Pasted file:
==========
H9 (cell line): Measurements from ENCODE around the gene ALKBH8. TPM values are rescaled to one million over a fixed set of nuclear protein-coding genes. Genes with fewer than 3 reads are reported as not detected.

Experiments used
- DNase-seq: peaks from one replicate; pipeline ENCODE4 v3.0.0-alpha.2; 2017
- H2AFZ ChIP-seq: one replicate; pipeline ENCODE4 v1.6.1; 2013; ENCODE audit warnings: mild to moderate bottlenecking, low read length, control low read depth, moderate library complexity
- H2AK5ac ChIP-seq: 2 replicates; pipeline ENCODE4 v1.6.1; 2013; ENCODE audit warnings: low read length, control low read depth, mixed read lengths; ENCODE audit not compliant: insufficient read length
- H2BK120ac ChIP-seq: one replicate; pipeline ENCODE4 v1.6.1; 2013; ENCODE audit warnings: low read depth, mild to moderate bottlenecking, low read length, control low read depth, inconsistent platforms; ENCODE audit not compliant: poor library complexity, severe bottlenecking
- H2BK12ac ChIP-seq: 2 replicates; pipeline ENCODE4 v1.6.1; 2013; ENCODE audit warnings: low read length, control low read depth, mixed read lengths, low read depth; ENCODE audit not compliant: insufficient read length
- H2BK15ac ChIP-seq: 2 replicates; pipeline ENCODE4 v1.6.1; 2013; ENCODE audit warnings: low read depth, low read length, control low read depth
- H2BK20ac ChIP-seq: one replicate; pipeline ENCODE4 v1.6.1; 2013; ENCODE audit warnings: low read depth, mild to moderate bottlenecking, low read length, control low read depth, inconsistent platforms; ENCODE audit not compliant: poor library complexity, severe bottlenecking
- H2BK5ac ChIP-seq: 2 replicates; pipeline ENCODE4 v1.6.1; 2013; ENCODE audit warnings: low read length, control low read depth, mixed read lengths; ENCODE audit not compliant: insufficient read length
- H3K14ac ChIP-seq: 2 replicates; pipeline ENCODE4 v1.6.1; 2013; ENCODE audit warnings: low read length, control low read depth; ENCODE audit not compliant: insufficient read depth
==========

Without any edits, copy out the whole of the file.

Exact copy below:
H9 (cell line): Measurements from ENCODE around the gene ALKBH8. TPM values are rescaled to one million over a fixed set of nuclear protein-coding genes. Genes with fewer than 3 reads are reported as not detected.

Experiments used
- DNase-seq: peaks from one replicate; pipeline ENCODE4 v3.0.0-alpha.2; 2017
- H2AFZ ChIP-seq: one replicate; pipeline ENCODE4 v1.6.1; 2013; ENCODE audit warnings: mild to moderate bottlenecking, low read length, control low read depth, moderate library complexity
- H2AK5ac ChIP-seq: 2 replicates; pipeline ENCODE4 v1.6.1; 2013; ENCODE audit warnings: low read length, control low read depth, mixed read lengths; ENCODE audit not compliant: insufficient read length
- H2BK120ac ChIP-seq: one replicate; pipeline ENCODE4 v1.6.1; 2013; ENCODE audit warnings: low read depth, mild to moderate bottlenecking, low read length, control low read depth, inconsistent platforms; ENCODE audit not compliant: poor library complexity, severe bottlenecking
- H2BK12ac ChIP-seq: 2 replicates; pipeline ENCODE4 v1.6.1; 2013; ENCODE audit warnings: low read length, control low read depth, mixed read lengths, low read depth; ENCODE audit not compliant: insufficient read length
- H2BK15ac ChIP-seq: 2 replicates; pipeline ENCODE4 v1.6.1; 2013; ENCODE audit warnings: low read depth, low read length, control low read depth
- H2BK20ac ChIP-seq: one replicate; pipeline ENCODE4 v1.6.1; 2013; ENCODE audit warnings: low read depth, mild to moderate bottlenecking, low read length, control low read depth, inconsistent platforms; ENCODE audit not compliant: poor library complexity, severe bottlenecking
- H2BK5ac ChIP-seq: 2 replicates; pipeline ENCODE4 v1.6.1; 2013; ENCODE audit warnings: low read length, control low read depth, mixed read lengths; ENCODE audit not compliant: insufficient read length
- H3K14ac ChIP-seq: 2 replicates; pipeline ENCODE4 v1.6.1; 2013; ENCODE audit warnings: low read length, control low read depth; ENCODE audit not compliant: insufficient read depth